When Rachel Horgan first visited Colorado Springs during a business trip four years ago, she fell in love with the area, decided to move here — and never looked back. Originally from Peachtree City, Ga., the 26-year-old marketing professional said she’s a Western girl at heart. She said that relocating to the Springs for opportunity and adventure was one of the best decisions she’s ever made.

With degrees in marketing and communications, Horgan began working at Cheyenne Mountain Resort as a guest reception agent and has worked her way up to marketing manager, overseeing marketing and public relations strategy for the entire 217-acre hotel, venue space and country club.

She recently spoke with the Business Journal about her goals, trends in the hospitality industry and why Colorado Springs is her favorite place to live.

When did you begin working for the resort?

In 2013, about a month after I moved to the Springs. I wanted to get my foot in the door and joined the front desk team. I did that for a little over a year and then transferred into an events concierge position — we [the resort] do a lot of events, and I was the main person for all of the planners and the contact for visiting groups, making sure events ran smoothly.

I worked as the conference planning assistant for about six months and then became marketing manager in June of last year.

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It’s been a really good learning experience and I think having a background in operations has been a key component that a lot of fellow marketers in the hospitality industry sometimes lack. It was very eye-opening in terms of learning what your property can do, how we can help push the needle forward and try to get people out of their comfort zones.

What do you enjoy most about your job?

I love the travel industry and love being able to facilitate that for others: getting to share the benefits of travel and help bring people together to experience new things and new places. It’s been a fabulous learning opportunity.

On the other side of that, marketing specifically because it’s such a broad field and there is a lot you can do with it.

I like that I can use both the creative and analytical sides of my brain. If I get tired of looking at creative strategies for a mixed advertising campaign, I can easily start looking at data.

What’s the most challenging aspect of your job?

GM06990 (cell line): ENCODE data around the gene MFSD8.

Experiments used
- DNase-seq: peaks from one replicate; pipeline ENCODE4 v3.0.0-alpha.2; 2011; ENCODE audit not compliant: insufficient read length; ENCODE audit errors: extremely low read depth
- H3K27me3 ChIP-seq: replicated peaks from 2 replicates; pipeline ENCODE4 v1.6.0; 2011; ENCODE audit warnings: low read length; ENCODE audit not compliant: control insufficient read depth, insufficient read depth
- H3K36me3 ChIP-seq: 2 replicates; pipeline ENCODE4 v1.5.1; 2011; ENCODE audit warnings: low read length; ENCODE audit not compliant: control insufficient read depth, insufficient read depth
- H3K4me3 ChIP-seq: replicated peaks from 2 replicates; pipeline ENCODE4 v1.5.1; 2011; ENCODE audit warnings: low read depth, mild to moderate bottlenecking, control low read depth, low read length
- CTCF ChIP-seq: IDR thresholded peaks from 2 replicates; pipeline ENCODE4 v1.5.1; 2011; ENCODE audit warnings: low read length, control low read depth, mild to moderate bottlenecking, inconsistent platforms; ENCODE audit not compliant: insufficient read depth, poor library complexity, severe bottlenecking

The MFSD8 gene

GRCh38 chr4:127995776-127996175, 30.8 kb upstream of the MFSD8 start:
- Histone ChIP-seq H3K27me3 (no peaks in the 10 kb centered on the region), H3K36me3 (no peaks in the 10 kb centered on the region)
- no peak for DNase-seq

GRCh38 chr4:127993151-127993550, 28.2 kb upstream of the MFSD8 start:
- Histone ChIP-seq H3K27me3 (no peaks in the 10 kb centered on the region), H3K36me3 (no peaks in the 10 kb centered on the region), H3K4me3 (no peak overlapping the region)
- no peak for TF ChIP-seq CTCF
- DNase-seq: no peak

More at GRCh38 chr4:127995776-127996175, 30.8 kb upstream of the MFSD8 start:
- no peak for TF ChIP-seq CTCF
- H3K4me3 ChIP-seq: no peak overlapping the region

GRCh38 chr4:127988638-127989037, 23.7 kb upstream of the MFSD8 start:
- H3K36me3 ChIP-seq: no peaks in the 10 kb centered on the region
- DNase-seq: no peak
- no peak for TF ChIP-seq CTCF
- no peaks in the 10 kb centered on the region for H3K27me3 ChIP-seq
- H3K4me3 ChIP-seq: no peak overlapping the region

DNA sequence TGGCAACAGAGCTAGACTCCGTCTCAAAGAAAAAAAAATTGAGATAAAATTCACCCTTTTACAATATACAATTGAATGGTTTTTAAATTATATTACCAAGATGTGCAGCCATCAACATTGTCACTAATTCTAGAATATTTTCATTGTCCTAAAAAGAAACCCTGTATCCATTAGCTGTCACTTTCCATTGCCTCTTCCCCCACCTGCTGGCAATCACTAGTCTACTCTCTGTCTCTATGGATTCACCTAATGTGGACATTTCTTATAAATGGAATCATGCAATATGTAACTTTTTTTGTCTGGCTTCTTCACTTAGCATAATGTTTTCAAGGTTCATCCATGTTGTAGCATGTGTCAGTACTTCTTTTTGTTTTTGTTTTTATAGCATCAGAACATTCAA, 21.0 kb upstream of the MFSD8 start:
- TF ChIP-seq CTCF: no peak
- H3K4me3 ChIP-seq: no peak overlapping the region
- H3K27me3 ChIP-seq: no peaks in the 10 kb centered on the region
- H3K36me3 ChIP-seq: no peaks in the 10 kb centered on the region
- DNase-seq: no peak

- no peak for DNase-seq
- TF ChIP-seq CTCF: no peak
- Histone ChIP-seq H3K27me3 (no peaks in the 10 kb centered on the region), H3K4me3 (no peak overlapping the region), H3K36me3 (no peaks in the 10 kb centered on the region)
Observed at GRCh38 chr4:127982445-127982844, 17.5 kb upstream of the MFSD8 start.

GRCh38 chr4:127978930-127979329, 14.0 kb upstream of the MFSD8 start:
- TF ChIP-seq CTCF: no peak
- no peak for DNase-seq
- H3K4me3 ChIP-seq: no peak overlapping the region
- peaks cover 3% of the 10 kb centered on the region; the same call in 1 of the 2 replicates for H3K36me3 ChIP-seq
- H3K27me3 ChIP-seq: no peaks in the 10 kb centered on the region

How do you get away from functional selling? You can promote having the biggest guest room, comfiest mattresses or delightful bath products, but those are all expected nowadays and they’re commodities. It’s very easy for other competitors to then do the exact same thing after you implement it.

So how do you differentiate yourself? I think you do that with experience. Authenticity and experiential have been big buzzwords in the marketing industry for more than a decade.

People want that local, immersive experience that they’re not able to get in their hometown. So learning how to tell our [the resort] story better and show people we’re the epicenter of all of the experiences you can have in Colorado Springs is something I’m focused on.

What do you appreciate most about Colorado Springs?

I like it for its central location to a lot of outdoorsy stuff, being just an hour south of Denver if you want that big city experience or an hour away from Pueblo Reservoir. There are fantastic trails all around, and my husband and I love heading west to the Collegiate Peaks area, climbing 14ers — it’s addictive.

What advice do you have for other young professionals?

Stay hungry and always be learning. Especially in my field, it feels like there is a new technology breakthrough every week. I think it’s important to always be learning and stay on top of new trends to stay relevant.

What is your next goal?

I would love to get my MBA and continue to expand my overall business knowledge. I also want to get more involved, attending community events and have started to do so in my new role.

I think it’s important for us — as young professionals — to have a voice and be heard, and I think that is a great way to do it.